Writing a Will is your opportunity to let your loved ones know what you would like to happen to your worldly goods when you die. However, there a number of common mistakes that could lead to your wishes not being carried out correctly.
Despite the rising number of ‘do-it-yourself’ will-writing services, the laws around Wills are complex. With proper advice, you can avoid the most common pitfalls. After all, no-one wants to accidentally disinherit a loved one, or make their Will invalid.
Whether you already have a Will or it’s on your list of things to do, be sure not to do any of the following:
Misplacing the original Will
When you die, your executors will need to have your original Will in order to legally administer your estate.
Make sure those closest to you know where the original document is kept. Without it, the executors could have problems obtaining a grant of probate to manage your affairs.
Not naming an executor
The role of the executor is to deal with the administration of an estate in accordance with a Will.
Many people forget to name the executors of their Will. However, in such cases, the probate court will appoint an executor and this could be someone who might not have been your first choice. It’s worth noting that you can choose to have more than one executor, and these can be relatives, friends or even a solicitor.
Not having TWO valid witnesses
This is the most common mistake people make and one that will completely invalidate your Will. For a Will to be valid, it must be witnessed by TWO people who:
• Are present at the time of signing.
• Are not named as beneficiaries in your Will, or married to someone who is a beneficiary.
• Are a UK citizen aged 18 years or over.
Making changes to your Will
Any changes you make to your Will after it has been signed and witnessed won’t count.
To make changes that will be legally recognised, you need to make an official alteration called a codicil. A codicil lets you make amendments to your existing Will without the need to completely rewrite the original document.
You can use a codicil to specify small changes to any of the details in your original Will, for example to add a new gift or change your executor. The codicil should be witnessed and signed and you should make sure the original Will and the codicil documents are always kept together.
A codicil does not replace the original Will so if there are major changes, it may be worth making a completely new Will.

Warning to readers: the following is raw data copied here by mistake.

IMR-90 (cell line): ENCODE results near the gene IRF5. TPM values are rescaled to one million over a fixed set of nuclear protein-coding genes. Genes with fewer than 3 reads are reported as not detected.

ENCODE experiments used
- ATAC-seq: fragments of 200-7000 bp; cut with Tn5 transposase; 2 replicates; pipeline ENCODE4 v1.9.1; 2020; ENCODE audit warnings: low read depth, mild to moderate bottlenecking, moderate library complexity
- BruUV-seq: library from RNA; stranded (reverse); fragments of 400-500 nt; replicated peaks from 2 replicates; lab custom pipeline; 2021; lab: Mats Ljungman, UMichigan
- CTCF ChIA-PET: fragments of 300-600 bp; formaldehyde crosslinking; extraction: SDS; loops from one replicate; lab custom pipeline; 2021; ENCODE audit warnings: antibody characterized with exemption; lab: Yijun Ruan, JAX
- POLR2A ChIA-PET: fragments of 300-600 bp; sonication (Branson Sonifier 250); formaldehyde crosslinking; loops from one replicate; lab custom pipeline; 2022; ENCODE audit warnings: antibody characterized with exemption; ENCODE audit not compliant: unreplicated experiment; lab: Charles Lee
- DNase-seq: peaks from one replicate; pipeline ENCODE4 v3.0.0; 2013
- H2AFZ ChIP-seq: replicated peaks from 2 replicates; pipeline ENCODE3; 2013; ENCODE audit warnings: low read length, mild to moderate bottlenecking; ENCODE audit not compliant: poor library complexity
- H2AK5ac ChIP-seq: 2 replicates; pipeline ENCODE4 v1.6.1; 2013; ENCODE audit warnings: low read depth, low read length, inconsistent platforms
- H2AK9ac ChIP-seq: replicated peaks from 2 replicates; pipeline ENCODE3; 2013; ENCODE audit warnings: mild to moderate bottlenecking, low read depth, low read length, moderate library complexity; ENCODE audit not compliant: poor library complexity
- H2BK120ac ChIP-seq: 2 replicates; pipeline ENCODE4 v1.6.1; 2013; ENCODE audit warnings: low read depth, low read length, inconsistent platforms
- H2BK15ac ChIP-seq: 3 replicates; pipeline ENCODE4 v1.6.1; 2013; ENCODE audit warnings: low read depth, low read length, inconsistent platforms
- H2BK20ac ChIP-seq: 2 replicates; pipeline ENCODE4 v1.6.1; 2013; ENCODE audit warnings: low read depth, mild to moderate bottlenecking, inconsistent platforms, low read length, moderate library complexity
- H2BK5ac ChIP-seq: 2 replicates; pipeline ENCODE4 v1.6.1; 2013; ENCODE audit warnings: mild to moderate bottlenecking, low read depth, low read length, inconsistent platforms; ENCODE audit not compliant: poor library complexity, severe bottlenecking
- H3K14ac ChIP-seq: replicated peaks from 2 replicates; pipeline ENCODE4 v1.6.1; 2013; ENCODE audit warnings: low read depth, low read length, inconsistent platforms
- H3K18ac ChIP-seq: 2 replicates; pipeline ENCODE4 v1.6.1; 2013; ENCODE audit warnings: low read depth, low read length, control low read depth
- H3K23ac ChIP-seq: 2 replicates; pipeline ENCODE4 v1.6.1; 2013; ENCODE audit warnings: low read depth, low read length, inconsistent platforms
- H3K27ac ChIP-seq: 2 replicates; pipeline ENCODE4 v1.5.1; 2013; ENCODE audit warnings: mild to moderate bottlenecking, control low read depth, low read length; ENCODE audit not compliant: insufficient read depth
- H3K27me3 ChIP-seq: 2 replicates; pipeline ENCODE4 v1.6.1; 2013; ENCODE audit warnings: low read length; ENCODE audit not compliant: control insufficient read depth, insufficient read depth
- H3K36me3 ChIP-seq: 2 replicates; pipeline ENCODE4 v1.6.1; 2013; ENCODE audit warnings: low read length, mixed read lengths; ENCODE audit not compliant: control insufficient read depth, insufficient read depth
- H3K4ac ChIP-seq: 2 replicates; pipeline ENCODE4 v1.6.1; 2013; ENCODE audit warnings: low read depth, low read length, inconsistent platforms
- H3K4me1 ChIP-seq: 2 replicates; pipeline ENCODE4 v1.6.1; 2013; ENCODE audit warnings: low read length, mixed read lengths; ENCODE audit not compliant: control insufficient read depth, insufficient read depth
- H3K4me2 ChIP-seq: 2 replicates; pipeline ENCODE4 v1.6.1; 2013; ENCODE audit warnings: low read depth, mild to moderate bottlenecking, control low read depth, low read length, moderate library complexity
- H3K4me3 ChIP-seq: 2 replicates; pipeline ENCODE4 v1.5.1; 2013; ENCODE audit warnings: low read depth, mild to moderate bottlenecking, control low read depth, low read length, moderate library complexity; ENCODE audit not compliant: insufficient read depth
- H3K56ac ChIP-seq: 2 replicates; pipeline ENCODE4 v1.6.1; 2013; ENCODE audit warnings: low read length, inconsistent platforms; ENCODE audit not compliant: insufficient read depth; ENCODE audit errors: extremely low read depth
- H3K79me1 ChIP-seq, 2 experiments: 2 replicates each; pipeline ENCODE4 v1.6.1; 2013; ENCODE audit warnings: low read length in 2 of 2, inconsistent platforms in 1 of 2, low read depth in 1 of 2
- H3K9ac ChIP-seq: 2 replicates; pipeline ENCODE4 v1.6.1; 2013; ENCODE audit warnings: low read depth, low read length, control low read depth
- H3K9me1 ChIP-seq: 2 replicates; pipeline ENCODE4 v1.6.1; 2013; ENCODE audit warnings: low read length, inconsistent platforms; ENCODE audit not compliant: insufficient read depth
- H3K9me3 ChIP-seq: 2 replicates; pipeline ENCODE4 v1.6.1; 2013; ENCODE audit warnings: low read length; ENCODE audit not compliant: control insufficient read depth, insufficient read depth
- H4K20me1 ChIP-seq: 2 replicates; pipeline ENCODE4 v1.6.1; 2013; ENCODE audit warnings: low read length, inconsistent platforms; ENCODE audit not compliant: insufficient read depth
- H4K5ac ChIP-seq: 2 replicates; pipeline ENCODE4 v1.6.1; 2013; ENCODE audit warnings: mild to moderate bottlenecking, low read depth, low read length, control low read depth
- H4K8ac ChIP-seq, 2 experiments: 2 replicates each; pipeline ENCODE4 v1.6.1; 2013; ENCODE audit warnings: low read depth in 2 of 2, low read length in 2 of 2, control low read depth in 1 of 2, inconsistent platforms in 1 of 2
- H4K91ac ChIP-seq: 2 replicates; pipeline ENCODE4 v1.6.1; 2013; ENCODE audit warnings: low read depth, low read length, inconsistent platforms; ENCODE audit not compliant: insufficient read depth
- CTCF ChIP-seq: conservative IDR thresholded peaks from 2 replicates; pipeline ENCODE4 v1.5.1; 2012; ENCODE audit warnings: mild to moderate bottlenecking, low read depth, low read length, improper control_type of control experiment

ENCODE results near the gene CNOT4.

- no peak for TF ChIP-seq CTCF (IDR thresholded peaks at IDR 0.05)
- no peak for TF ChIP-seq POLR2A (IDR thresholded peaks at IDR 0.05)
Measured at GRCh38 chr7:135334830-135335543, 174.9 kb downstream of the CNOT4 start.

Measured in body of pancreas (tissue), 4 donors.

Assuming your partner will get half
If you are not married to your partner, regardless of how long you have been together, they are not automatically entitled to anything from your estate – unless it is specifically stated in your Will. If you want to make sure your partner will get what they are entitled to, write a Will.
Assuming you’ll be the first to go
Your Will sets out what should happen when you die, but your partner may pass away first. Consider all the possible outcomes and set out what you would like to see happen in each.
Not making a new Will after getting married or having a child
If you get married, your existing Will automatically becomes invalid.
Under the intestacy rules, if you die, your spouse will be entitled to half (or even all) of your estate, which could potentially disadvantage your children. To ensure your estate will be divided in the way you think best, it’s important you write a new Will every time you marry.
When you have a child, it’s essential to also specify a guardian for your child in your Will should the worst happen.
Forgetting to include intangible assets
We tend to remember the obvious things, like our house and car, to include in a Will, but don’t forget other intangible assets, such as savings accounts, premium bonds, pensions or investments.
Being too specific
Be clear about your wishes, but be mindful that if you include specific assets in your Will, such as a make and model of car, it could soon be out of date. Try to use more general descriptions of assets, for example, ‘the car in my name’.
Not being specific enough about your children
If your Will includes references to ‘my children’, this will not automatically include step-children or foster children, even if you consider them your own. To ensure your step-children or foster children receive the inheritance you want to give them, be explicit about how you mention them in your Will.
Legally adopted children are considered the same as your biological children.
Not giving a reason for disinheriting
If you intend to leave a dependent out of your Will, they could successfully contest the Will unless you clearly state the reason for doing so and where you would like your money to go instead.
Lacking full capacity
For your Will to be legal, you must be of sound mind when you make it. The validity of your Will could be contested after you pass away if you were under the influence of alcohol or drugs when it was made.